In addition to choosing the request type, you choose the type of content as well. This can be just a normal blog post or copywriting assignment, or it can be something specific like an eBook, a press release, or a white paper. Functionally, many writers won’t necessarily know what the differences are, and many of the categories overlap.
Unlike many of the other content mills, Constant Content doesn’t really offer you much in the way of revision requests. You only get the ability to work with a writer on revisions if you commissioned them directly. If you’re buying content from the open pool, and a post doesn’t fit your bill exactly, you really only have two options. You can buy the content for full rights and edit it to fit your blog, or you can commission the writer for a post “just like the one you write but with X changes made.” Really, the first option is more likely to work, as some writers won’t want to repeat content that way.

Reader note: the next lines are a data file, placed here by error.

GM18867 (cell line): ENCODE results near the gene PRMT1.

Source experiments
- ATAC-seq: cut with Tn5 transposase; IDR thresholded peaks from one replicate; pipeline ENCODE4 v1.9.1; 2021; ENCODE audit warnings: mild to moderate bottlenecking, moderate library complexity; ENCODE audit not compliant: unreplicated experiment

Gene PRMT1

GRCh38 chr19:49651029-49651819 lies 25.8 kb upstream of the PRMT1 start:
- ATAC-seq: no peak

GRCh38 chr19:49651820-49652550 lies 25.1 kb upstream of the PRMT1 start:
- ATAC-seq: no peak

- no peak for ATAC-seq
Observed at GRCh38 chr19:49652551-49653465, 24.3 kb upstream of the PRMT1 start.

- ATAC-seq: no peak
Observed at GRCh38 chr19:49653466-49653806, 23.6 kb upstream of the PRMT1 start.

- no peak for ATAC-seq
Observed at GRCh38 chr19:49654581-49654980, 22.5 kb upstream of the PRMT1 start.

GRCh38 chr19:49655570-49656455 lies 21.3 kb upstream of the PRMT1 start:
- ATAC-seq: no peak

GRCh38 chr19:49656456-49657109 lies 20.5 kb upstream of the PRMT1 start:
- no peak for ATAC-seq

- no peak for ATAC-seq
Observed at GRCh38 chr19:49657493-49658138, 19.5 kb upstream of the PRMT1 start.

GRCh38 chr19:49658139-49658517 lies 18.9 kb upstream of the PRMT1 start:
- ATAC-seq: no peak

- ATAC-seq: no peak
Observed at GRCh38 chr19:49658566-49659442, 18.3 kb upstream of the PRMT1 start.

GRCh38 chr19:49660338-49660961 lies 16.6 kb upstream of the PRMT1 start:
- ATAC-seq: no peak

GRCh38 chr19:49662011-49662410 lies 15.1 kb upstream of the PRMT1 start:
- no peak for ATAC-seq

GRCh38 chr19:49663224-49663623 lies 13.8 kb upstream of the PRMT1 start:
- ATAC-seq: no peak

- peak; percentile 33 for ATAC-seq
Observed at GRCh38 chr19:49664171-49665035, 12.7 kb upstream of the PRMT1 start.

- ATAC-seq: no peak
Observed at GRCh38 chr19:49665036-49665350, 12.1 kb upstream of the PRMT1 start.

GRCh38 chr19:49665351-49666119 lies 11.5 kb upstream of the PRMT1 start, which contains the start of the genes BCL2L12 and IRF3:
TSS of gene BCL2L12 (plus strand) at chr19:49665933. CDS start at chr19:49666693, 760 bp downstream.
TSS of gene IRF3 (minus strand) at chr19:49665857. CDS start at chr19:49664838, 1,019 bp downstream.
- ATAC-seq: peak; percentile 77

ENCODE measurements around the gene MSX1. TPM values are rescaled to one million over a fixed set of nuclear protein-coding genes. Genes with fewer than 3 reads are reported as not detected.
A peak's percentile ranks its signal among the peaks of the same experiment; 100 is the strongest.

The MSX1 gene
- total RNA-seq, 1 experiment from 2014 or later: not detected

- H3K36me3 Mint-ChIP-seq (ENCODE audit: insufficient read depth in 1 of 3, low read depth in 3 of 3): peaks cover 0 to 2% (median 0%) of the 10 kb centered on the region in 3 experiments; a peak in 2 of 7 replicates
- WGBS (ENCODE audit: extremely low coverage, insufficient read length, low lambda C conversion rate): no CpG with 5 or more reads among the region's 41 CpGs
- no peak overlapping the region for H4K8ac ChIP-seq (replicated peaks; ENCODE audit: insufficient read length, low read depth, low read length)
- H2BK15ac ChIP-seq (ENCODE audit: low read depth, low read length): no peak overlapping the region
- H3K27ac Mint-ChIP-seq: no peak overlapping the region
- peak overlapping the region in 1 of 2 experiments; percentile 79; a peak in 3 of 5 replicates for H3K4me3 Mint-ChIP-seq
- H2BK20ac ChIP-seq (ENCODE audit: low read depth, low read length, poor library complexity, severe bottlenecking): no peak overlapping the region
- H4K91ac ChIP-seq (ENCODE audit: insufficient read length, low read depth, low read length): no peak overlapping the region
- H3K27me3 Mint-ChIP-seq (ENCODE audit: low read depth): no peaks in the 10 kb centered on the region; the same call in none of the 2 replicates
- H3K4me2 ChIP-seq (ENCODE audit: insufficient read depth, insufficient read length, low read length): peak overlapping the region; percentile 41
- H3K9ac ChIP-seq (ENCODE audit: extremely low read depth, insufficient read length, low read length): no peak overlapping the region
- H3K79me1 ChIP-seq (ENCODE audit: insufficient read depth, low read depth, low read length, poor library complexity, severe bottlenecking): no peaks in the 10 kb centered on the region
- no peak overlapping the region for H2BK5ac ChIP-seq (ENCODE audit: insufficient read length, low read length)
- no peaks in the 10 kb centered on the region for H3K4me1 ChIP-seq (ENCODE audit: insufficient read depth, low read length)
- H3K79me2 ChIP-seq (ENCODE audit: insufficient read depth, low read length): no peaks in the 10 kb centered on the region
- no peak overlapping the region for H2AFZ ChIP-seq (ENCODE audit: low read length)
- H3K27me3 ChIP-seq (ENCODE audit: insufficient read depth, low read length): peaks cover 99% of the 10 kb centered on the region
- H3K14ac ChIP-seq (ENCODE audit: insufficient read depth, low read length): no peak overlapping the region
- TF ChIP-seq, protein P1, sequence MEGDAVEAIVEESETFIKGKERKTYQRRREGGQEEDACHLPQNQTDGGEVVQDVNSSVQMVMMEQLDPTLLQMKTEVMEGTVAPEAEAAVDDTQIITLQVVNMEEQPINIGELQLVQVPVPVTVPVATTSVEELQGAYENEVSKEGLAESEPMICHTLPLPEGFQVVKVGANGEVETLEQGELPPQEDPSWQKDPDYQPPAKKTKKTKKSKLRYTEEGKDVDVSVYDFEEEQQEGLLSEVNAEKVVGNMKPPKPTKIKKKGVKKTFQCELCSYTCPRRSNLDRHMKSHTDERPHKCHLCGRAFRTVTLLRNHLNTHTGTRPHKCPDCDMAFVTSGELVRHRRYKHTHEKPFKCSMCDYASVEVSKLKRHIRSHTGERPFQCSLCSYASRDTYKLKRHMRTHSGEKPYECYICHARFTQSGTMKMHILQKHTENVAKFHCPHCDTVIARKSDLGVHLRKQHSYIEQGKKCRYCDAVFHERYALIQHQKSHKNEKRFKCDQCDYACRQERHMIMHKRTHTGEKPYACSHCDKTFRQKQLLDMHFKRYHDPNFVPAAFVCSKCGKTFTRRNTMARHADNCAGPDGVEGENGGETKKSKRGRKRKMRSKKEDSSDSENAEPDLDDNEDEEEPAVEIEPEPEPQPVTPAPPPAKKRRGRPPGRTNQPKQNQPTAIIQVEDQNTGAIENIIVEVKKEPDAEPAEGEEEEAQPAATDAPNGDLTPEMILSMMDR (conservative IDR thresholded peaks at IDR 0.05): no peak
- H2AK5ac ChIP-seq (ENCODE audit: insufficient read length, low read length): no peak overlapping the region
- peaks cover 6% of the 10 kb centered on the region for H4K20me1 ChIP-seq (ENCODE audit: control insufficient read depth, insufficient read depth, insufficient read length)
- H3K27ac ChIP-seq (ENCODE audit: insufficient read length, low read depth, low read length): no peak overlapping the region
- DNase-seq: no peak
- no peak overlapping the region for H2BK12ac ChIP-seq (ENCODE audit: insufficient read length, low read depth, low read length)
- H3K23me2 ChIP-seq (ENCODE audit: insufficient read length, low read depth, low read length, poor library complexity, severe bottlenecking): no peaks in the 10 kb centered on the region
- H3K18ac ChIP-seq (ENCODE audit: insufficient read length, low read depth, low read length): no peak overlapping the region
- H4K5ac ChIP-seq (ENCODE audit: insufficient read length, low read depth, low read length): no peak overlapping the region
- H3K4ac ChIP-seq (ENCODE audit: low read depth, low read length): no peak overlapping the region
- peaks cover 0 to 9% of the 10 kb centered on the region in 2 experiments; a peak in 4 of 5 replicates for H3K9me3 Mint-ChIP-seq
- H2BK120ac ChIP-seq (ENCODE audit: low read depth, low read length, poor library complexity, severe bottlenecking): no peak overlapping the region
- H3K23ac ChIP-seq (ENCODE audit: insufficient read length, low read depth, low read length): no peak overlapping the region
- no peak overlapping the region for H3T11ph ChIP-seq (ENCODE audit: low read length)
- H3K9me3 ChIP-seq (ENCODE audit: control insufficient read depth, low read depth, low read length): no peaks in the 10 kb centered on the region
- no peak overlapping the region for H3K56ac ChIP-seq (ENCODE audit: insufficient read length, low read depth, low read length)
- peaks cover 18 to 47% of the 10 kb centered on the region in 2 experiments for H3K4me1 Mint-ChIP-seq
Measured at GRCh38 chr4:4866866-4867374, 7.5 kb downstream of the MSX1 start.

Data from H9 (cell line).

Even at the bottom of the barrel with content on Constant Content, you’re not going to be encountering the terrible garbage you see on sites like Textbroker. Every article posted to Constant Content is reviewed by an editor before it can be released for sale, and that editor requires the writer to follow certain spelling and grammar guidelines. If a post doesn’t read properly, is full of typos, or otherwise reeks of poor quality, it won’t be accepted. There’s also a plagiarism scanner involved, so you know all of the content is original – at least, as long as it wasn’t purchased for use rights before.